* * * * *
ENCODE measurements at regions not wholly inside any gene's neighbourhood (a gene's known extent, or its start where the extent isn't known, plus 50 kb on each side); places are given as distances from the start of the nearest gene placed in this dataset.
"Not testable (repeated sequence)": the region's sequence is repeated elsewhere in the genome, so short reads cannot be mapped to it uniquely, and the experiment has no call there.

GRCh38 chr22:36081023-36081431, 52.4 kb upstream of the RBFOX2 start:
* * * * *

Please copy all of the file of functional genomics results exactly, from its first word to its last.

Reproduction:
ENCODE measurements at regions not wholly inside any gene's neighbourhood (a gene's known extent, or its start where the extent isn't known, plus 50 kb on each side); places are given as distances from the start of the nearest gene placed in this dataset.
"Not testable (repeated sequence)": the region's sequence is repeated elsewhere in the genome, so short reads cannot be mapped to it uniquely, and the experiment has no call there.

GRCh38 chr22:36081023-36081431, 52.4 kb upstream of the RBFOX2 start: